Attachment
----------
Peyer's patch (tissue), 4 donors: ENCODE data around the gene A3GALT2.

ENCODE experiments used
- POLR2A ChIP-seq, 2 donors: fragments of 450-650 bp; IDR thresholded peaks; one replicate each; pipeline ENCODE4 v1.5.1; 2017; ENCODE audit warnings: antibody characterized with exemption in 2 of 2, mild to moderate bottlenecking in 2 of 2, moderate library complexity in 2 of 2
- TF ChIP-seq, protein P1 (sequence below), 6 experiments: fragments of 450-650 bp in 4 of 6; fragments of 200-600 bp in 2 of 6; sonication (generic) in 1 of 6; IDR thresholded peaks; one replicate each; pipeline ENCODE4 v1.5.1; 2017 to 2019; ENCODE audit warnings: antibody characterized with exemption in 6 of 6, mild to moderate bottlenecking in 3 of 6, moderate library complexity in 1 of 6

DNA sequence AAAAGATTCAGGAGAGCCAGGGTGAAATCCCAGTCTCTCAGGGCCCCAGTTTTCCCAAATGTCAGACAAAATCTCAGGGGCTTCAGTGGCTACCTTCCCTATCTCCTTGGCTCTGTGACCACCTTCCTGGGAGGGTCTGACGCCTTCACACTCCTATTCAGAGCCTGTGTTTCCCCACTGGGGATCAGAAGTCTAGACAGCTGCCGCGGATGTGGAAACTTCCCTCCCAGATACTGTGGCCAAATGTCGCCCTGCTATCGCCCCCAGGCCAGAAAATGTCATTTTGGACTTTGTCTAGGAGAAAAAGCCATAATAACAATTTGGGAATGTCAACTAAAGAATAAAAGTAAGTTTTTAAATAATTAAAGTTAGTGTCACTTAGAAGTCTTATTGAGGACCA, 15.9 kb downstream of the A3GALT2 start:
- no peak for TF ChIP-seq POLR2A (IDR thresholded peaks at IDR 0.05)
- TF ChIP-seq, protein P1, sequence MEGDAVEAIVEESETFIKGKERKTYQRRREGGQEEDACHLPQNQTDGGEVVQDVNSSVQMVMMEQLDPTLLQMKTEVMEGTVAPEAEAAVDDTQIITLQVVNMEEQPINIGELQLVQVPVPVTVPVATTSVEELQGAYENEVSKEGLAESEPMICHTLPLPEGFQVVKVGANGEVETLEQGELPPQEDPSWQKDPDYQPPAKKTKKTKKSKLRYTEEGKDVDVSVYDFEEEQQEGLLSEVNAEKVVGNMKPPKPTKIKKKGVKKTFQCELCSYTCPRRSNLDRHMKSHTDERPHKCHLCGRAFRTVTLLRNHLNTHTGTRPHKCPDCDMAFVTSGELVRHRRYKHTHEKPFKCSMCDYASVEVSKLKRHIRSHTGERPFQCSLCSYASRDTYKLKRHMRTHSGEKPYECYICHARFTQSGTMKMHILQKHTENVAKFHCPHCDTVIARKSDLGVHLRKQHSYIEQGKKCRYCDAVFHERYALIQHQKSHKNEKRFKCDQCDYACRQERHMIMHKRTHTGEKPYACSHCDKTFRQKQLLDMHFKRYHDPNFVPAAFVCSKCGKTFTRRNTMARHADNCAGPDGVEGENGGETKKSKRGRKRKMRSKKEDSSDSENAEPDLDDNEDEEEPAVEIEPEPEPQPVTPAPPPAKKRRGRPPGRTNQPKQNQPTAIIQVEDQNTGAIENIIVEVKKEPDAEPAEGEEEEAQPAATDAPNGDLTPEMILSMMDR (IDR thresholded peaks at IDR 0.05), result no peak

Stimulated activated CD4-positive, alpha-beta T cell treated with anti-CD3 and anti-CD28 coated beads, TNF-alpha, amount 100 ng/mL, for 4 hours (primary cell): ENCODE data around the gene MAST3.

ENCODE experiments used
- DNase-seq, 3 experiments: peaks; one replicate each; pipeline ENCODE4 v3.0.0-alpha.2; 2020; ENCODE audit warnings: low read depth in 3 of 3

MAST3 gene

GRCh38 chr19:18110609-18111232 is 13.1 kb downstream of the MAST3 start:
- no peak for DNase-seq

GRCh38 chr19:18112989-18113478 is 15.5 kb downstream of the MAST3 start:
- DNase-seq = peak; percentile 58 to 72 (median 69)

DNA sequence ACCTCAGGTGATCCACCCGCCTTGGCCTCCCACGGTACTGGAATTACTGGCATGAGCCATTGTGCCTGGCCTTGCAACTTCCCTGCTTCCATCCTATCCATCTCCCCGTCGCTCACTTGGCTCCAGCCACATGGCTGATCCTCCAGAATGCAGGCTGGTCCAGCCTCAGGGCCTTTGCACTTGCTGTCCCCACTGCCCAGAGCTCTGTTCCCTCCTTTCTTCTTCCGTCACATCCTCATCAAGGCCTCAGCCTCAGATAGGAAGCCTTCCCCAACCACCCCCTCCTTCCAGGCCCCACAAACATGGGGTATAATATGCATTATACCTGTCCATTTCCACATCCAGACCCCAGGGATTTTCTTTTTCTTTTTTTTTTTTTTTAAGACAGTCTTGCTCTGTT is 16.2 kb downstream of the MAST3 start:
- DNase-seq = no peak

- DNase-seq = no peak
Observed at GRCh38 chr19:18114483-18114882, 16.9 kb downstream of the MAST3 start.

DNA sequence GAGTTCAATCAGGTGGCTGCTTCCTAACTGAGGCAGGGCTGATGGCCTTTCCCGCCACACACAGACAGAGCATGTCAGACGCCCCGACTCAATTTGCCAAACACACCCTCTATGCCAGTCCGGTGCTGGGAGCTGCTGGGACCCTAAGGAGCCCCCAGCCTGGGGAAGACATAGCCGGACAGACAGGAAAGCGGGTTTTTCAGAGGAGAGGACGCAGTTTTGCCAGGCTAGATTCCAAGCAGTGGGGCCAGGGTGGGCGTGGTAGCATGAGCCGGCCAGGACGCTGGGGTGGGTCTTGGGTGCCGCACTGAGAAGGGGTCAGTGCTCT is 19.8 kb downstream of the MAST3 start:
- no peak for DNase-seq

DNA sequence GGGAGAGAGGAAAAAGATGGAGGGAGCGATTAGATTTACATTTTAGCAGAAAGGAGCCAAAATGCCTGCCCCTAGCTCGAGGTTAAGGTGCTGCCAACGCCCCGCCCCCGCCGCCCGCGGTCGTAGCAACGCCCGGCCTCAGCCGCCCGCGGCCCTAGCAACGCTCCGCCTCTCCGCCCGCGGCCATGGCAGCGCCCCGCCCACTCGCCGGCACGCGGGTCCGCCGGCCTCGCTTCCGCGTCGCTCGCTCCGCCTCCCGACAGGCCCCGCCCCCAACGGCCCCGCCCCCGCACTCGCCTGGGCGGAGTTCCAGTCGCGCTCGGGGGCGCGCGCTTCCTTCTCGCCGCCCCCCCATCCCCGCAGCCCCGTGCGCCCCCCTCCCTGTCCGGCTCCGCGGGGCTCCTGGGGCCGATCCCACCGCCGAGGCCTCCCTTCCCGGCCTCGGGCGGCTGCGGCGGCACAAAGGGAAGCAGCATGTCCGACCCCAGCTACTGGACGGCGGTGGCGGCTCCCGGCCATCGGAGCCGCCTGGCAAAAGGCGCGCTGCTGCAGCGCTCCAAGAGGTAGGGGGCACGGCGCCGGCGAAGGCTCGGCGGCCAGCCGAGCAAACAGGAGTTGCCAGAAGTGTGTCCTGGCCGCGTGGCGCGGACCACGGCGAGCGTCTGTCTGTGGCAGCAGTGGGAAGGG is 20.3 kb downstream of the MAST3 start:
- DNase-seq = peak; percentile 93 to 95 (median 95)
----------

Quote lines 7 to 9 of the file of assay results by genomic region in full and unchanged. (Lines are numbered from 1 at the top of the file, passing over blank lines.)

- TF ChIP-seq, protein P1, sequence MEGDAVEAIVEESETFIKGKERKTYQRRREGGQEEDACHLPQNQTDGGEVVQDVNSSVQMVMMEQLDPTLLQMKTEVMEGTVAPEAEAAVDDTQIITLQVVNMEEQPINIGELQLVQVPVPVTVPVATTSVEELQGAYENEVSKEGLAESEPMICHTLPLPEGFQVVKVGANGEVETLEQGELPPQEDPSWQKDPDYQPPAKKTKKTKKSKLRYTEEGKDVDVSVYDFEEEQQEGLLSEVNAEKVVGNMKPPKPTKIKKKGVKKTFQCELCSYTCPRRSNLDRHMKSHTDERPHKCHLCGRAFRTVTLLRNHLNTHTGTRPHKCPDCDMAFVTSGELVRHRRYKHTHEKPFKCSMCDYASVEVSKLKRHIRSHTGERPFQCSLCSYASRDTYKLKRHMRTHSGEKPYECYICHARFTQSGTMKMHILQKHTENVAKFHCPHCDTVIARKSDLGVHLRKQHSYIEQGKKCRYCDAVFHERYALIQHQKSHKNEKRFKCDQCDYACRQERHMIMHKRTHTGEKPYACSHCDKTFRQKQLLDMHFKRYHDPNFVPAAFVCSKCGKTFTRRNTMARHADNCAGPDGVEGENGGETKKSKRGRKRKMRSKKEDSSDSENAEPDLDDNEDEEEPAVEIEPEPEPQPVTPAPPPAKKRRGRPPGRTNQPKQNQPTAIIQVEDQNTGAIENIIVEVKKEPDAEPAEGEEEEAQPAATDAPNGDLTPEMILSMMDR (IDR thresholded peaks at IDR 0.05), result no peak

Stimulated activated CD4-positive, alpha-beta T cell treated with anti-CD3 and anti-CD28 coated beads, TNF-alpha, amount 100 ng/mL, for 4 hours (primary cell): ENCODE data around the gene MAST3.

ENCODE experiments used